In cinema there are so many wondrous romantic narratives, as we watch on as two people who seem as though they’re never going to get together, eventually get together. But it’s much rarer to explore the collapsing of love as opposed to the birth of it – and in Dominic Savage’s The Escape we take a candid, uncompromising look into this very notion, in a unique, naturalistic take on an ordeal that is likely to resonate with many (and have you calling your partner straight after the credits roll just to double check everything is okay).

Tara (Gemma Arterton) and Mark (Dominic Cooper) have been together a number of years, and live at home with two children. While the latter is out working all day, Tara is striving to keep herself entertained, harbouring a desire to take on art as a hobby. It would appear she has everything she needs but can’t find happiness in her life, resentful of her husband, of her children, feeling suffocated and isolated in the process. And so she decides to do something that will change everything – and though it could be deemed a cowardly act, it takes a lot of courage to pull off.

The Escape studiously lingers over the idea that happiness is intangible, and no matter how perfect our lives may be on the surface, that doesn’t necessarily equate to contentment. It’s also an exploration of why we fall out of love – what triggers this emptiness, and how we confront a psychological block which can prevent us from appreciating the ones we share our lives with, almost resenting them for not being perfect, for not being somebody else. All of the above comes with no answers, but Savage doesn’t seek to provide any, he’s merely letting him camera just observe.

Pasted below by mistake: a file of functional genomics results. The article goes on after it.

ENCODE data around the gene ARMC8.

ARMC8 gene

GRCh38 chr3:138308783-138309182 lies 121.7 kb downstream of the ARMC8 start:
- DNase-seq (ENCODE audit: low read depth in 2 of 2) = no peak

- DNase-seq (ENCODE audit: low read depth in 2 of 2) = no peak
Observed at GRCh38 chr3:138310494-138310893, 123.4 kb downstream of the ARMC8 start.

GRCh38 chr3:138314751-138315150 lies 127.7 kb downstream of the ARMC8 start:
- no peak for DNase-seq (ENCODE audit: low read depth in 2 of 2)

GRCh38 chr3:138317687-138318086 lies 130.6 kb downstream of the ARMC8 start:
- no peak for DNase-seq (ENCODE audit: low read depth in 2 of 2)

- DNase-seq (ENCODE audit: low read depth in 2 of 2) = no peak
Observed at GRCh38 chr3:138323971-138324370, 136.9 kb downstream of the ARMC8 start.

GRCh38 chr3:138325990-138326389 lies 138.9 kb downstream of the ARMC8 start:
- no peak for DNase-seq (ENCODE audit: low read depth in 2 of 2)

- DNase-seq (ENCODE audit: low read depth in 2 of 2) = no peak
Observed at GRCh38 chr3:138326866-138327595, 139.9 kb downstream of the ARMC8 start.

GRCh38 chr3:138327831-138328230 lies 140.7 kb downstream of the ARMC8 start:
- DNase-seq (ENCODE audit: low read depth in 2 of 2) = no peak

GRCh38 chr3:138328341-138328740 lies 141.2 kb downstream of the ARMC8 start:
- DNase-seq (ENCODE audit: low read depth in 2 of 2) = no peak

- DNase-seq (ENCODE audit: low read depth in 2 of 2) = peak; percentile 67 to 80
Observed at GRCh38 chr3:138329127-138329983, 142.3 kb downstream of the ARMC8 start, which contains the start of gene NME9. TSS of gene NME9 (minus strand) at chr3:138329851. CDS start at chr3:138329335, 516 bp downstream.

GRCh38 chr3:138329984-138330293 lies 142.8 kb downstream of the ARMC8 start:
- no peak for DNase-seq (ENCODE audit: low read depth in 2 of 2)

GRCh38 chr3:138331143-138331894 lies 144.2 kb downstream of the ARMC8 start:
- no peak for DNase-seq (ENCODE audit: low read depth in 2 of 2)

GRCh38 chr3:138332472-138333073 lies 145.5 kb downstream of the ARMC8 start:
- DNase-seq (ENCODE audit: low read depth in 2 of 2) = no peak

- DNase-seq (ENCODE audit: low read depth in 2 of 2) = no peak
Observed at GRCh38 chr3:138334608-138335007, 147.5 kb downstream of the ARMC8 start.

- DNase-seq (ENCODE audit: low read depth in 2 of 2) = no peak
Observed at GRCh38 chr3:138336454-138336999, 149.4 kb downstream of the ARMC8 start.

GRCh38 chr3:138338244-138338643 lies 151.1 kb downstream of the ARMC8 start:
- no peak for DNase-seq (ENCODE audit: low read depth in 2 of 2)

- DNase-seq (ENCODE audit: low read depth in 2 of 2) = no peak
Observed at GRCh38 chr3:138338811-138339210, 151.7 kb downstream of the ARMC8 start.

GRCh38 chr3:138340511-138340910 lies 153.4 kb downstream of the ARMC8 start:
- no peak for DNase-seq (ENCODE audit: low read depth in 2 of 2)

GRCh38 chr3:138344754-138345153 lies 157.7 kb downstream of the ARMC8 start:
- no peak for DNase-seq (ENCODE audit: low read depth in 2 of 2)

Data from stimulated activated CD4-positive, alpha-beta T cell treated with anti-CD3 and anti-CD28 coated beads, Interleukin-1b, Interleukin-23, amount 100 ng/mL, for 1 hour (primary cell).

The EscapeIt’s the subtlety and nuance to this film which makes it such a compelling feature. It’s not the big shouting matches the protagonists have, it’s the smaller, seemingly innocuous moments that hit home and prove to be the most powerful. Such as when Tara and Mark are on the train home together, looking at one another as though strangers, without that same warmth that would have existed at the very start. There’s no words here – just a vacant glance, but it tells us more than dialogue ever could. It does, however, require talented actors to pull this off, and as far as Arterton and Cooper are concerned, that much is a given – particularly the former, who continues to prove herself as one of the very finest actresses working today.

Cooper too impresses, but is given less to work with here – which is one of the very film criticisms of this endeavour, for we could do with seeing more of Mark’s side of the story. This is Tara’s film, there is no denying that, but his journey too is a fascinating one, as he becomes his own worst enemy, helpless, and unable to do anything to change her mind, despite wanting nothing more.

The scenes the pair share are so captivating, and shot in such naturalistic way as Savage’s directorial techniques shine through in the finished product. You get a real sense for the freedom he allows his actors, both with each other and the with the improvised dialogue they share – to a point where this film feels so intimate that you almost feel guilty even watching.